One time I was babysitting for a family in our church and had an interesting experience with then two year-old Claire. The parents were ready to go out for the evening, but before leaving, Sarah (the mother) gave each of the three children a plate with their dinner. Claire immediately ate all her apples. Then I heard Sarah say, “That’s a really good start. Be sure to eat the rest.” That should have been a sign of things to come…
Claire had some chicken and stuffing on her plate, so I thought I’d encourage her along. I proceeded to help her get a bite of the stuffing in her mouth. And there it stayed. There was no way she was going to swallow that stuffing. I tried everything….drink some water to help it go down, no dessert if you don’t finish—none of my tricks were working and Claire would not budge.
Unfortunately for her, I’d been trained by the best when it comes to strong-willed children. I imagined my little Josiah in earlier years. So I let her sit there while I played games with her older sister and brother, assuring her that as soon as she ate, she could join us. Nothing doing. She wasn’t bratty, just determined.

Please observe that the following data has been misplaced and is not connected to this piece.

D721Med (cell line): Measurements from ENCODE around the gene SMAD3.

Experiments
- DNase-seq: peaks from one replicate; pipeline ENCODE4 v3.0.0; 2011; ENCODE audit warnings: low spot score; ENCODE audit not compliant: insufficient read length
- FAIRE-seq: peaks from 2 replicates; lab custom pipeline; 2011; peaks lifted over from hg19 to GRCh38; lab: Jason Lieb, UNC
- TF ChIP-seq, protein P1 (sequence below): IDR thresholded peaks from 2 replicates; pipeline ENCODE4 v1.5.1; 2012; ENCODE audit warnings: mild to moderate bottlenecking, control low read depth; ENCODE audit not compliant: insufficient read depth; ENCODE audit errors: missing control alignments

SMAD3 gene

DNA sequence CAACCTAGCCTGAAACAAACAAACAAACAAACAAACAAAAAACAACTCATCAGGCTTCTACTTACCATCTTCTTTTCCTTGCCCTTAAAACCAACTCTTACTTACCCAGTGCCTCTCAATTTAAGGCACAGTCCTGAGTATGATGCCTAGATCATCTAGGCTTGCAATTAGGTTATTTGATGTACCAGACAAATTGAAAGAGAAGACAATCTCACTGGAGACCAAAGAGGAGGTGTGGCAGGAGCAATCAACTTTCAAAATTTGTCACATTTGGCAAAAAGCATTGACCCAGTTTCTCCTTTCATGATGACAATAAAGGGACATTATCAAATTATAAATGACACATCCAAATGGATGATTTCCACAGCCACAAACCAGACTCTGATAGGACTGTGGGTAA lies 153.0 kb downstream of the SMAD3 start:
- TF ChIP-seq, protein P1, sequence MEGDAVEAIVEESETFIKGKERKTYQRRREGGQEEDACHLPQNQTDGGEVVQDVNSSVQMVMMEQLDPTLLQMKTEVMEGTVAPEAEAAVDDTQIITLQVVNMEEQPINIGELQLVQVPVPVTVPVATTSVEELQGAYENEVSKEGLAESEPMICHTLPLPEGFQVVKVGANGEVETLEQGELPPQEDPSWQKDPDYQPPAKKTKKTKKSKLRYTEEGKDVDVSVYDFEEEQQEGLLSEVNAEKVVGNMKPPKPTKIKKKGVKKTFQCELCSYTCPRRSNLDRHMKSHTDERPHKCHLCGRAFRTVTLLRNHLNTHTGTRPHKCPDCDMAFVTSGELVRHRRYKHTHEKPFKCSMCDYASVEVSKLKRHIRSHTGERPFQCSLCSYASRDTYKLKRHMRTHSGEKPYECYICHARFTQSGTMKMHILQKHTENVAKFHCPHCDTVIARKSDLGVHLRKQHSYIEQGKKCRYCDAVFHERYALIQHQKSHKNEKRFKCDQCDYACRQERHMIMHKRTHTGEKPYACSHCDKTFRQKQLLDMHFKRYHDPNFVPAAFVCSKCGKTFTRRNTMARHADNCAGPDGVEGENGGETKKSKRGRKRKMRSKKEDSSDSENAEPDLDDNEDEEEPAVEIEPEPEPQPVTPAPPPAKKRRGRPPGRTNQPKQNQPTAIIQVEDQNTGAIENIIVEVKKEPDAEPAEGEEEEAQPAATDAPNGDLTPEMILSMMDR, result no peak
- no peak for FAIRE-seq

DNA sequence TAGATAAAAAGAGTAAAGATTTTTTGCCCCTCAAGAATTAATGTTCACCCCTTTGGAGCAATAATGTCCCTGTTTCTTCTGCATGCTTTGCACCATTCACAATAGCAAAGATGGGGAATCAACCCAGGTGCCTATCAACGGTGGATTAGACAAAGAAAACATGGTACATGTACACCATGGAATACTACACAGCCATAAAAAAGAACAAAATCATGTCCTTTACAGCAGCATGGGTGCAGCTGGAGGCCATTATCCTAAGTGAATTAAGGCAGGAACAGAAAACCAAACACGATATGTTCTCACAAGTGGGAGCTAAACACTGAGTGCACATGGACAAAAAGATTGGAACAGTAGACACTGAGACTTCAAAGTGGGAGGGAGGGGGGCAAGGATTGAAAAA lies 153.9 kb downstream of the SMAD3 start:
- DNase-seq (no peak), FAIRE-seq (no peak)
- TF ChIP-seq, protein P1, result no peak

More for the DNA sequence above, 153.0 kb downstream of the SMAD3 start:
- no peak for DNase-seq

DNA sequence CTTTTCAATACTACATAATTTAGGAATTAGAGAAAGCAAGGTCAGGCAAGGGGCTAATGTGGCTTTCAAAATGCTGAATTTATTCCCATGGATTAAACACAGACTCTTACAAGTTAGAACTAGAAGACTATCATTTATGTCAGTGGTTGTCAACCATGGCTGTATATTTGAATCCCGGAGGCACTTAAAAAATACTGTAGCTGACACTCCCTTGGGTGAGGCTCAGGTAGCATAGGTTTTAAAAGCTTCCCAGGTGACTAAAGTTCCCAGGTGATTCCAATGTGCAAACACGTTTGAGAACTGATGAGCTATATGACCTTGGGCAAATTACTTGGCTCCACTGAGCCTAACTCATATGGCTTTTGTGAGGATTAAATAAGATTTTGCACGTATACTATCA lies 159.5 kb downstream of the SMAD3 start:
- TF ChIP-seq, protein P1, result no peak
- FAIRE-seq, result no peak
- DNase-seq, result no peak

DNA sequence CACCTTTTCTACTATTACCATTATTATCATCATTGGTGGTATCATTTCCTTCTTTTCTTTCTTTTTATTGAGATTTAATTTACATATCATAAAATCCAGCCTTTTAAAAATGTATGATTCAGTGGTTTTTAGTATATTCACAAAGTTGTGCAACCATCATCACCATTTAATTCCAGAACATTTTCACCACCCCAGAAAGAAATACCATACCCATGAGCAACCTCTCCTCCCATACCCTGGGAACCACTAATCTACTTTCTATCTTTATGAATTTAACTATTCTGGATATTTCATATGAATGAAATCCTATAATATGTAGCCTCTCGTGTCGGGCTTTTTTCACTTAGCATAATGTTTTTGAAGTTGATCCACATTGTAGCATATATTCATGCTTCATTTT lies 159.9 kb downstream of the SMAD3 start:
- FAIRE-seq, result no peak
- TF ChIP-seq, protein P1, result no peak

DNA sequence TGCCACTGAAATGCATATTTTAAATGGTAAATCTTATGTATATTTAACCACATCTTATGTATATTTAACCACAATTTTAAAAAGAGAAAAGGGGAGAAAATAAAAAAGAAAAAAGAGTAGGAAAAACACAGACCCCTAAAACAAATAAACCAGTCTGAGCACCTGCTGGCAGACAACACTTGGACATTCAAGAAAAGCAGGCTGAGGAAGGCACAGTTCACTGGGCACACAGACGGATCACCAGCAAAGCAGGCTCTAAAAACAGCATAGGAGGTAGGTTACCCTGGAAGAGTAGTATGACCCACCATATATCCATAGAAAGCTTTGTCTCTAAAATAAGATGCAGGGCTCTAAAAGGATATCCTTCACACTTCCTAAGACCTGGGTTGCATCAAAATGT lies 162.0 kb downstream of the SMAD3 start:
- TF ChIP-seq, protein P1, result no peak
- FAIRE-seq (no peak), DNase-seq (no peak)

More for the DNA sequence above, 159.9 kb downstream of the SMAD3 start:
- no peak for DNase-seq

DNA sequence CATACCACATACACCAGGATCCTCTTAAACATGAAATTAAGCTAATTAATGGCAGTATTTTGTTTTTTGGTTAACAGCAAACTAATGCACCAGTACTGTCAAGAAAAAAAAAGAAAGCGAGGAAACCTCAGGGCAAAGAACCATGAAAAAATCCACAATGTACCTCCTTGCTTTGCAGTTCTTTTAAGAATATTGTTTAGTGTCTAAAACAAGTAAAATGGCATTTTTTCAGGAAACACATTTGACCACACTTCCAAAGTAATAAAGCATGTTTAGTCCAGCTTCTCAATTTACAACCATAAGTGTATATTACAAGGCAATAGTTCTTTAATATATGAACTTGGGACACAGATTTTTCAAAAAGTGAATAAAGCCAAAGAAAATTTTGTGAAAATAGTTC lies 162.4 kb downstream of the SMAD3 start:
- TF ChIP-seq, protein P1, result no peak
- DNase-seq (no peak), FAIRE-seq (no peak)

For one and a half hours she sat there with a gob of stuffing in her mouth. Finally, when I told her she would have to go to bed (and miss the video) she broke through and swallowed! We cheered as she finished the stuffing and ate all her chicken. I thought she’d probably never want me to baby-sit again, but as I tucked her in bed later that night, with a big smile on her face she whispered, “I love you.”
Sometimes God puts us in a situation that is “hard to swallow.” We know we can’t spit it out, but we don’t want to eat, so like Claire we attempt to hold it in our mouths, refusing to let go. May I encourage you today not to “wallow” but to “swallow.”
Trust God for the good he intends to bring from your hard place.